Friday, May 21, 2010

Madison School, Corner Cary and Madison St. (1872-1973) and Playground Kids, 1940s.

 
Madison Playground, 1940s
I love the dress up this kids (now probably in their late 70s/early 80s)
are wearing. And look how they decorate their bikes.
Image courtesy Richmond Parks and Recreation. 
For Much Larger View, Click on Image Once, then Click Again

There's a great online resource created and maintained by the Richmond Public Schools Board entitled "Richmond Public Schools: A Mini History: Bits & Pieces" - It lists all known, past and present, Richmond Public Schools.

They describe the index of schools as such: "Much of the history of the Richmond Public Schools was recorded in the context of a segregated society, and the reader should readily discern between pre- and post-desegregation observations.  The terms “black,” “colored,” “Negro,” and “white” in this booklet should not be considered offensive as they have been used according to the custom of the particular period.  Since 1962, the division has omitted such racial designations from its reports and publications."

Madison School
101 South Madison Street (Corner Cary & Madison Street)
Named for the adjacent street which commemorates the name of James Madison, fourth President of the United States.

On January 1, 1872, the School Board authorized the purchase of a lot at this location for the site of a new school to replace rented rooms on Cherry Street. For the first three months of the 1872-73 session, classes were scattered in various parts of the district in such rooms as could be rented; the new eight-room school was occupied January 1, 1873. It was reported that the building "is an ornament to that portion of the city." As the community grew, it became necessary to add four more rooms in 1888.

Blown up view of the image above.

On January 1, 1872, the School Board authorized the purchase of a lot at this location for the site of a new school to replace rented rooms on Cherry Street. For the first three months of the 1872-73 session, classes were scattered in various parts of the district in such rooms as could be rented; the new eight-room school was occupied January 1, 1873. It was reported that the building "is an ornament to that portion of the city." As the community grew, it became necessary to add four more rooms in 1888.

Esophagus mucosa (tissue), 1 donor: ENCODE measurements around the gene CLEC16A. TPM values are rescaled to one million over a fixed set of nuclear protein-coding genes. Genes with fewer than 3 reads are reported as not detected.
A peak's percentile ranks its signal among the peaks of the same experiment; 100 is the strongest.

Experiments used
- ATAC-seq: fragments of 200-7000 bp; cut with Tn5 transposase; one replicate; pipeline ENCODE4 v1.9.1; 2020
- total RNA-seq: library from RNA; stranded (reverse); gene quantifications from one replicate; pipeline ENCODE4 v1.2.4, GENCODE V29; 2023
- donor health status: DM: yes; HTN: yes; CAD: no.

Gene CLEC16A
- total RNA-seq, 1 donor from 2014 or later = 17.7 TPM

In 1912, this school was replaced by a more modem building of twenty-four rooms and a roof garden. For the 1911-12 session and the first months of the 1912-13 school year, classes were conducted at Grace Arents and at St. Andrew's School (corner of Cherry & Cumberland Streets) until the new Madison was occupied in December. (The 1914-15 annual report includes picture and floor plan of Madison School by School Architect Charles M. Robinson.)


Another view of Madison School.
Image courtesy Richmond Parks and Recreation.

Madison housed Richmond's first open-air school, a tent-like structure on the roof garden where the tuberculosis patients lived and slept. It was regarded as a separate school and is said to have been the first of its kind in Virginia and one of the first in the United States. In 1933-34, a general industrial arts laboratory was installed for sixth grade pupils.

Madison School was closed in June 1968; the building was demolished in 1973, to make way for an expressway. [Another victim of the Richmond Expressway! - Ray B.]. Approximately.4 acre of the playground was transferred to the Safety Department for a fire station at Jefferson & Canal.
Enrollment:
1874-1875 691
1912-1913 871
June 1968 368 (final)
Architect:
1912 Charles M. Robinson
Cost:
1912 $97,681
Original Building 18,104
Lot 821
The City owned part of the lot (valued at $2,000) and appropriated it to Madison School.
Principals:
1872-1876 E. W.Cone
1876-1887 John A. Cunningham, Jr.
1887-1939 William G . Jones
1939-1943 DeWitt C. Beery
1943-1958 Clyde Busby
1958-1968 Nellie Celeste Jones 

 Learn more about Richmond's Public School History at:

- Ray B. 

5 comments:

William Callahan said...

I went to that school the last year it was open. 1968 I think. The play ground looked exactly the same as it did in the above photo.

dee said...

I attended Madison School about 1958-1960, second, & third grades when Mrs. Jones was principal. I lived on Main Street at the corner of Cherry Street and walked to school each day. Crossing Belvedere Hwy. was dangerous. We had no crossing guards. We passed by the Wonder Bread factory each day. The aromas were wonderful. Once a year we did a class trip to the factory and received a tiny loaf of bread. I remember being on the playground and seeing the horse drawn milk cart carrying the days delivery. The playground was blacktop and very destructive to my black and white saddle shoes.

Harvey Purcell said...

As an adult in the 198o's I finally met 1 other person who went to Madison, she lived in Oregon Hill. I lived on Grace St at Laurel St when I started school at age 5. She was working at a local bank and I went to work there. One day we discovered that we had both gone to Madison and never came across anyone else that had. I had Mrs Gordon for junior primary (kindergarden then) the first year and then had her again the next year for JP 2 ( first grade ) for half a year until we moved to Montrose Hghts in the east end of Richmond and attended another school that has closed down also, Robert Fulton Elementry. We walked down Laurel St ,thru Monroe park across Main ST and crossed Bellvedere at Cary St.

Harvey Purcell said...

Oh forgot to say , the years I attended Madison were Sept 1961-June 1962 Sept 1962-March 1963

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